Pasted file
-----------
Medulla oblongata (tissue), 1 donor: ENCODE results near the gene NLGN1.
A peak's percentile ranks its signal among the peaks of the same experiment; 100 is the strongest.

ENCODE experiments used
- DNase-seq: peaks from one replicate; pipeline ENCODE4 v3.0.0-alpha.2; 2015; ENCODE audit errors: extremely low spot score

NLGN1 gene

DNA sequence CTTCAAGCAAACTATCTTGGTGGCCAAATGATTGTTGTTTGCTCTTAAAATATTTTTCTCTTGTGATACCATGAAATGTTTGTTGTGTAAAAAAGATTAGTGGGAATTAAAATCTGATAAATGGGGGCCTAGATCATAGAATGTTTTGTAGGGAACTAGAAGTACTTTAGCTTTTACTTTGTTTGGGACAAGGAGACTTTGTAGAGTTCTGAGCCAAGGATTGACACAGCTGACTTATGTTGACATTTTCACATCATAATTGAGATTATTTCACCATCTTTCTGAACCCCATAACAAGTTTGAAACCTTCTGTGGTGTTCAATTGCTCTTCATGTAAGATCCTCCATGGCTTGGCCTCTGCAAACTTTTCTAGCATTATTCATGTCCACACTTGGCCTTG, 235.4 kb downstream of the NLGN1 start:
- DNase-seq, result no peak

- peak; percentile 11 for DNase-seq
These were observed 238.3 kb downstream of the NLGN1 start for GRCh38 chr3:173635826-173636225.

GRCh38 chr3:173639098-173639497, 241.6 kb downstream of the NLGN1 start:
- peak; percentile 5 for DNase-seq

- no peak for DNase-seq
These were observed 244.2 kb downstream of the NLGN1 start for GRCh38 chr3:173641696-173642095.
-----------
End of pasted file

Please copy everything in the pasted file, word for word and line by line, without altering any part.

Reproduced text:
Medulla oblongata (tissue), 1 donor: ENCODE results near the gene NLGN1.
A peak's percentile ranks its signal among the peaks of the same experiment; 100 is the strongest.

ENCODE experiments used
- DNase-seq: peaks from one replicate; pipeline ENCODE4 v3.0.0-alpha.2; 2015; ENCODE audit errors: extremely low spot score

NLGN1 gene

DNA sequence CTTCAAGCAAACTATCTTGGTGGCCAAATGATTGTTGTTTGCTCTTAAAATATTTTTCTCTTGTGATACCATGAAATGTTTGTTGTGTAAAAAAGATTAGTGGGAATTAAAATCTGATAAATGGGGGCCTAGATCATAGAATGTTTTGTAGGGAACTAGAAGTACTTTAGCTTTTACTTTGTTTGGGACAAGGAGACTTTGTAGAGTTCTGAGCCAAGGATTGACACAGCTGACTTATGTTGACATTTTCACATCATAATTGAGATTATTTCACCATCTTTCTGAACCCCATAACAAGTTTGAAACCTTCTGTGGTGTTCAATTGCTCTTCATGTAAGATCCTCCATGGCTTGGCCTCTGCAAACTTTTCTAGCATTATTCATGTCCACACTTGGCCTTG, 235.4 kb downstream of the NLGN1 start:
- DNase-seq, result no peak

- peak; percentile 11 for DNase-seq
These were observed 238.3 kb downstream of the NLGN1 start for GRCh38 chr3:173635826-173636225.

GRCh38 chr3:173639098-173639497, 241.6 kb downstream of the NLGN1 start:
- peak; percentile 5 for DNase-seq

- no peak for DNase-seq
These were observed 244.2 kb downstream of the NLGN1 start for GRCh38 chr3:173641696-173642095.